Our Fellow scientist in Manchester

September 20, 2021
The flow sorter at IEMR is an important instrument in Andreas Romains research.

Andreas Romaine, postdoctoral researcher at IEMR, is interested in understanding the underlying causes of heart failure. He is currently in Manchester, as part of the Scientia Fellows programme.

– Heart failure remains a disease with poor treatment options, stemming from the current lack of knowledge surrounding why and how the heart changes in structure and function in response to various stresses, says Andreas.

Graduating from Imperial College London with a Masters degree in Immunology, Andreas was drawn into the field of Cardiology.

– Following the completion of my PhD in 2020, I continued my interest in cardiac research choosing to focus on the role of two important protein families in the heart; the integrins and proteoglycans. The excellent research conducted at IEMR led me to picturesque Norway.


A short return to the UK

This summer, Andreas, with support from K.G. Jebsen Center for Cardiac Research, entered the Scientia Fellows programme to study integrin biology in the world-renowned laboratory of Professor Martin Humphries at the prestigious University of Manchester.

Manchester. Photo: Fran Serra


– Humphries is an accomplished scientist, having published seminal works on integrin biology in top tier journals such as Nature Cell Biology and the Journal of Cell Biology. Under the expert mentorship of Humphries, I shall explore how cells in the heart causes the heart to become more stiff over the course of disease, says Andreas.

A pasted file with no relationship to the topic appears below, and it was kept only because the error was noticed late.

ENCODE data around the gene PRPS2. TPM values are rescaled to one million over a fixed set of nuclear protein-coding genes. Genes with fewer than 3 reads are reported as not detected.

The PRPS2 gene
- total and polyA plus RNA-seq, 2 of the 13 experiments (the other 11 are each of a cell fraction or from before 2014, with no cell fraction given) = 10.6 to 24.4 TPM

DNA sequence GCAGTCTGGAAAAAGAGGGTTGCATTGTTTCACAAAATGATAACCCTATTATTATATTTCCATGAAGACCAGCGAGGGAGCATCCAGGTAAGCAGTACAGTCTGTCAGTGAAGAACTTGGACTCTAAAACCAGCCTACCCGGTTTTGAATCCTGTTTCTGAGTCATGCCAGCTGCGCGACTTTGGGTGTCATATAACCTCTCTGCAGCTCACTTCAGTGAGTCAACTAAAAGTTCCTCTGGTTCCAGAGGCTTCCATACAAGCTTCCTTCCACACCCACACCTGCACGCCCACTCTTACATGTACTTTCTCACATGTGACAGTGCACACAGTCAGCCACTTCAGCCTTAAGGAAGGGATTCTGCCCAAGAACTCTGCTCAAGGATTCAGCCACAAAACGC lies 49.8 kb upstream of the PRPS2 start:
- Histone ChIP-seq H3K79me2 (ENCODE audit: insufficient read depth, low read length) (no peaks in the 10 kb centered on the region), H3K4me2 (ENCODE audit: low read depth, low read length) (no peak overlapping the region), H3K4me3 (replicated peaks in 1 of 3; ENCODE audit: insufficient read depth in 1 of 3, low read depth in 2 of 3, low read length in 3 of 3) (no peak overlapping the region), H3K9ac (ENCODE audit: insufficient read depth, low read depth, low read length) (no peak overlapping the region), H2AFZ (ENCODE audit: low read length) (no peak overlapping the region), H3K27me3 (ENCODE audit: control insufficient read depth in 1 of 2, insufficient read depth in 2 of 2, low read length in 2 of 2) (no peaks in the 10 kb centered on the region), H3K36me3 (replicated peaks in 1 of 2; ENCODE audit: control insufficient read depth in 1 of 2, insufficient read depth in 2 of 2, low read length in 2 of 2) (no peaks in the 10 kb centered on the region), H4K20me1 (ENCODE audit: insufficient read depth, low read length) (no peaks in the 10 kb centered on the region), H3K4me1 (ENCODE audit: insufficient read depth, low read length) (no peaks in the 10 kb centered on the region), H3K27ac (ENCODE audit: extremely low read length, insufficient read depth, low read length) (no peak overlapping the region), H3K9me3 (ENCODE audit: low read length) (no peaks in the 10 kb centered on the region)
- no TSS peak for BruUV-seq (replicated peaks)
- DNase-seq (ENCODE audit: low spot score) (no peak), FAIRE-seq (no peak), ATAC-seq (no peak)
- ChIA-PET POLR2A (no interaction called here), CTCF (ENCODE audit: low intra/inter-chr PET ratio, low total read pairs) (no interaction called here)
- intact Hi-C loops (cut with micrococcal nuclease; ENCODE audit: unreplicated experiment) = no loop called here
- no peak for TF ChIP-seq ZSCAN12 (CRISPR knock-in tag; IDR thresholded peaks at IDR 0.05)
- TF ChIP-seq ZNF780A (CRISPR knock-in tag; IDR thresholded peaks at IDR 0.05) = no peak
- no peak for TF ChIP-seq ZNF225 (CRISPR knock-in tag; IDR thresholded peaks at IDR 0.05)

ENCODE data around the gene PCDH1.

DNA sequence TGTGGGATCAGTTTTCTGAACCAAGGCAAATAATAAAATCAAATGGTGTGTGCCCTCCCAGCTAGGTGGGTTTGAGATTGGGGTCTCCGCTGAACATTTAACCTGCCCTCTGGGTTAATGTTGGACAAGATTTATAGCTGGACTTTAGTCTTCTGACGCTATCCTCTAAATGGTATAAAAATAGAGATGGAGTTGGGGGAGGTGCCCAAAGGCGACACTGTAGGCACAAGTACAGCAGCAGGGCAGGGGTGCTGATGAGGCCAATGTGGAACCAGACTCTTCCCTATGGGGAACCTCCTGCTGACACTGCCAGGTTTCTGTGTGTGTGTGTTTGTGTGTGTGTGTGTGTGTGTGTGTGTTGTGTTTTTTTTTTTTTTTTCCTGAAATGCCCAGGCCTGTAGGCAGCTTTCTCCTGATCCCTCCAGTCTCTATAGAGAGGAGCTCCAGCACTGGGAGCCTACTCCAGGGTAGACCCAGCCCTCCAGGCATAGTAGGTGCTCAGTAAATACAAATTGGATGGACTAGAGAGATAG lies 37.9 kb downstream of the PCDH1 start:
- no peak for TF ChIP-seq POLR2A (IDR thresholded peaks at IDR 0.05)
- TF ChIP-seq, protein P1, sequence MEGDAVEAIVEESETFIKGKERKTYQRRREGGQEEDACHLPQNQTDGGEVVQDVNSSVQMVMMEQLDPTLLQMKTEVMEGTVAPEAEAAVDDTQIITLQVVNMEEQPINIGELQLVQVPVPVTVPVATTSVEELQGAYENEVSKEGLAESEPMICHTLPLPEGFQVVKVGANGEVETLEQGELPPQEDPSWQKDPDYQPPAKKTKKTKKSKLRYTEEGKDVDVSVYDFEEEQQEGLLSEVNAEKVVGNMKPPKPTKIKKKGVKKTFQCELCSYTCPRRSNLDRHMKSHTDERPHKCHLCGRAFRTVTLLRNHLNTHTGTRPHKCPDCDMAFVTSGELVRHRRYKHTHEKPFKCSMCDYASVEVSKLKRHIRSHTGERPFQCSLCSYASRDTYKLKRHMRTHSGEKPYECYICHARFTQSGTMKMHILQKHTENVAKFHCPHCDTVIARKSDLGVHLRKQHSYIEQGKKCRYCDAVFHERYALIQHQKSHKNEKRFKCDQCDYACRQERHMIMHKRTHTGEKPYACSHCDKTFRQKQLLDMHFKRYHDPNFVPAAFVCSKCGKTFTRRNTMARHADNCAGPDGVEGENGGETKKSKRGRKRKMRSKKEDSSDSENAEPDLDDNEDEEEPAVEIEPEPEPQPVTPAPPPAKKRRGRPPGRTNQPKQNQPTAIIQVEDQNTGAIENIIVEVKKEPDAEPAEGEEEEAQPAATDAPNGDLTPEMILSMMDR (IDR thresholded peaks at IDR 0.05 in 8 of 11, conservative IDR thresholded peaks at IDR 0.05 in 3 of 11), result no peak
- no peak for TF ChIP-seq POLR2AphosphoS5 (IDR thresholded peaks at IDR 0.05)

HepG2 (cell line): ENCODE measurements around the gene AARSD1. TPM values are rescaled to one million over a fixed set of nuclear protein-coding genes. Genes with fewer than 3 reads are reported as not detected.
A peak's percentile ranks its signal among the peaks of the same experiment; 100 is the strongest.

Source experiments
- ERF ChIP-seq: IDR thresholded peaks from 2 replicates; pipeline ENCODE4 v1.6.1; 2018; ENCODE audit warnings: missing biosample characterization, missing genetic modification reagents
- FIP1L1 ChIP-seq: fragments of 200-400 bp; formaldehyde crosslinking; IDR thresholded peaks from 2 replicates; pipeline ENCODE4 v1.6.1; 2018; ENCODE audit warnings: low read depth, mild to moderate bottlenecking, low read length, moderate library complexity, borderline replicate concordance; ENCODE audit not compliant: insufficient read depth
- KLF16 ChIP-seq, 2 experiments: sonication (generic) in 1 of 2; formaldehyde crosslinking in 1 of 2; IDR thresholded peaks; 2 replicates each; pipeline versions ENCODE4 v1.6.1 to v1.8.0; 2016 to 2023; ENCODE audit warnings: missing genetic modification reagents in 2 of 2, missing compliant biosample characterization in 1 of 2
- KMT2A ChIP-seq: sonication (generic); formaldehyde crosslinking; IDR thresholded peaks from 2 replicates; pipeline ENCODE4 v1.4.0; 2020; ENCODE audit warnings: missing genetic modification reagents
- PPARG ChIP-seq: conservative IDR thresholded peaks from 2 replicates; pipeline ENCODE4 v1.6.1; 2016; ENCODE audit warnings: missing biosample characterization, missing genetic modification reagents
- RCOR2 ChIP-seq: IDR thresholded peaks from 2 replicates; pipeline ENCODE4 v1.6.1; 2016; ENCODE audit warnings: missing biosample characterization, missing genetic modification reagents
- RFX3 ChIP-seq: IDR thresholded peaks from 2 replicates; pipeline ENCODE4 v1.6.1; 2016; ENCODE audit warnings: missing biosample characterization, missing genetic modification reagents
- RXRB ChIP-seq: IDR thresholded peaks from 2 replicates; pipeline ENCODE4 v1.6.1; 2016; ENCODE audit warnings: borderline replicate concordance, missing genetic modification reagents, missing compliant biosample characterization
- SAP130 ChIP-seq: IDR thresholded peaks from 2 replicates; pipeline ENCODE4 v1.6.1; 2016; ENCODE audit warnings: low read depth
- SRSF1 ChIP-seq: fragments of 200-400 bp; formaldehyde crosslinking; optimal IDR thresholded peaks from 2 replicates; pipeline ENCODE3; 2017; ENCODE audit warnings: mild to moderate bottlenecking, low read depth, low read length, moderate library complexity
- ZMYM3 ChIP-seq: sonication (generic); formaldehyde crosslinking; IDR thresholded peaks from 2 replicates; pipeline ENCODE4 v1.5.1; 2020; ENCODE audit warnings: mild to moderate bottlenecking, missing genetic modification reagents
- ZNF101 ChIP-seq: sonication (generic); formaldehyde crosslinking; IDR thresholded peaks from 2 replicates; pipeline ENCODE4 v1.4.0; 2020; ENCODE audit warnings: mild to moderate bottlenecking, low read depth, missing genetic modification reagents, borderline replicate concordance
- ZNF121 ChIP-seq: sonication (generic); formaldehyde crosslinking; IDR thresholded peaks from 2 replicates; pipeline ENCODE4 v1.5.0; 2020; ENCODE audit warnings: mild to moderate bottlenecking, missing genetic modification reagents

– Stiffening of the heart is a common occurrence in heart failure development. Perpetuated by the over-activity of fibroblasts, cells in the heart that maintain its structure and support its function in health, stiffness of the heart muscle can greatly impede the ability of the heart to relax, thereby reducing the efficiency of the muscle to pump blood throughout the body. Evidence suggests that both integrins and proteoglycans play an important role in the activation of cardiac fibroblasts.


Innovative methods

During his one-year stay abroad in the Humphries laboratory, Andreas’ goal is to identify alterations in the expression of specific integrins and proteoglycans in health versus cardiac disease. This will involve a broad screen proteomic approach utilizing mass spectrometry, a technique the Humphries group has successfully employed to study integrin biology.

– Learning innovative methodology such as this at the Humphries laboratory will be critical for my maturation as an independent researcher, but shall also be useful for the IEMR, when I shall return after my placement, Andreas concludes.